He marveled at the complexity of their intertwined lives, the compulsion that drew him to her that night, that always drew them together. He understood the physics of their union, fundamental as a natural law of science, yet as unexplainable a phenomenon as he had ever encountered. The perfect combination. Comprehension, and finally understanding, had come late, but with a profound sense of what was right. He smiled, because he knew.
Mulder walked past her bed to stare out the window at the small courtyard below. It would pour soon, he thought absently. The black nighttime sky had taken an eerie appearance, jaundiced from the streetlight and approaching front.
Despite the impending storm, the vista was clear. A fence. Shadows of low shrubs, of tall trees. Flower beds fading in the late season. They would withstand the imminent sound and fury, keeping safe their place in the world.
He stood still against the wall for several long minutes, his thoughts strangely calm. He heard the soft turn of the key in the lock and noticed the distant light. Yet he remained standing in the shadows.
Mere moments later, she entered the bedroom quietly, her shoeless feet making no sound on the floor. A thin echo of light from the living room strove to reach her darkened silhouette at the edge of the bed, but failed. She unbuttoned her jacket in the dark.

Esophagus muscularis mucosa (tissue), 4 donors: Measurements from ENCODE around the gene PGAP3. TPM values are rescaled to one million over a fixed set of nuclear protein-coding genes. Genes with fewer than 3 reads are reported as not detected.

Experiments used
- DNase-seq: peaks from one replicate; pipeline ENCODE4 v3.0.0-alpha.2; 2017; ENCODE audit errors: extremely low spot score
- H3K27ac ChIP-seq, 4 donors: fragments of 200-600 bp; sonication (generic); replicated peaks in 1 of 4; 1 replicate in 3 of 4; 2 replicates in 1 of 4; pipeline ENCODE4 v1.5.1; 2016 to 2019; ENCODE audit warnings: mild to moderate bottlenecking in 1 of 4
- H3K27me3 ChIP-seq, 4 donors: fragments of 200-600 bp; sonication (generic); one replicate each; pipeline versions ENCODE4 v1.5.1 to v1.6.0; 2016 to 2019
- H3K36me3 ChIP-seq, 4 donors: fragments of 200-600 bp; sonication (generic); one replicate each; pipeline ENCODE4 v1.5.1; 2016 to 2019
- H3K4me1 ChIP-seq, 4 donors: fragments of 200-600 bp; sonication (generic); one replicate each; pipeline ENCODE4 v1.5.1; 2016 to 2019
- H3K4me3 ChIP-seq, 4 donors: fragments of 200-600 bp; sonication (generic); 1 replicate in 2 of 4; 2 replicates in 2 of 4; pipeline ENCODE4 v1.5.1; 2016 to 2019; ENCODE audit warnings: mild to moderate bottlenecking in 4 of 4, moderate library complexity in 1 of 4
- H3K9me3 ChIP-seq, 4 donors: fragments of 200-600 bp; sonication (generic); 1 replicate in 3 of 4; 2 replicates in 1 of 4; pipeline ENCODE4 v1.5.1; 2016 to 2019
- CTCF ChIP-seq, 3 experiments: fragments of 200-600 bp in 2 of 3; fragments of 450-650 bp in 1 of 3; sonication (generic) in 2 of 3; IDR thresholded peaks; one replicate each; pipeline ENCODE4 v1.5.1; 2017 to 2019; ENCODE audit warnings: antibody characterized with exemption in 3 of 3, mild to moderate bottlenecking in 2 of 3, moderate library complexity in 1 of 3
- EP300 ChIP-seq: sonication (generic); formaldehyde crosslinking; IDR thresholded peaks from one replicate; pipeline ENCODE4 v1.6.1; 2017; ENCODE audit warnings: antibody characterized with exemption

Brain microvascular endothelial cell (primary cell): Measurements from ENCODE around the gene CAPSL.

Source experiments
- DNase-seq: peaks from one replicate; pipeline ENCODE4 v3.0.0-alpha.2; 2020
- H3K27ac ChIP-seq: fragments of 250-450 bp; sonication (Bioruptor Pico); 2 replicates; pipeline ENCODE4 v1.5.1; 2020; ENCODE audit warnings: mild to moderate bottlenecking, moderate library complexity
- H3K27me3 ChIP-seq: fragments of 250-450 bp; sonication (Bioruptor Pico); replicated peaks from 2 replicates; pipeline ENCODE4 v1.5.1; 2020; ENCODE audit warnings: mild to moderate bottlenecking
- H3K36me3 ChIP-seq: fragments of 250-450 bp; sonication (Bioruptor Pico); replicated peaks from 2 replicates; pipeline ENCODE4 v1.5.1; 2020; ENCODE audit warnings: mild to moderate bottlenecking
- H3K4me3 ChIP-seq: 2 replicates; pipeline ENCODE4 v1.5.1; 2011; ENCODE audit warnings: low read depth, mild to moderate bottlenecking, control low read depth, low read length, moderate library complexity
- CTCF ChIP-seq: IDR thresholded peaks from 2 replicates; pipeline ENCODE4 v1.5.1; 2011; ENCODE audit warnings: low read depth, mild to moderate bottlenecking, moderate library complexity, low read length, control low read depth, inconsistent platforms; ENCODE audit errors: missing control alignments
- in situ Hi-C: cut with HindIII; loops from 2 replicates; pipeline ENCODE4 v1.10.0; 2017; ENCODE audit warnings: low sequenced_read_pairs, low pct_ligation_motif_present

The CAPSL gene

The familiar first soft syllable of her name sat poised on Mulder’s lips, but was denied enunciation as he stared at his partner in rapt fascination. The chair next to the bed received her discarded jacket and skirt before he even felt the tightening in his groin.
He swallowed slowly, remembering the tenderness of her touch, and was completely found.
Her full slip, shining and undulating in the dim yellow light, slithered to a pool at her feet along with her stockings, leaving her tiny frame clad only in underwear.
The heat in his body fought his rapid pulse for dominance, for control, as the erotic image of his Scully consumed every thought he once had of admitting his presence. In the half-dark of the blackness she gracefully pulled a t-shirt from a drawer, bending precisely, emphasizing her gentle curves, her hips, her breasts.
She had only to turn around, but she didn’t.
She had only to flip the lightswitch, but she didn’t.
She had only to listen, but she didn’t.
Breath had left his lungs long ago. As if he’d never known her, didn’t have every sweep and slope already burned in his brain, he couldn’t break his gaze from her luminant skin. As small hands reached up behind her to undo the bra’s clasp, his consuming eyes finally closed, slowly, achingly.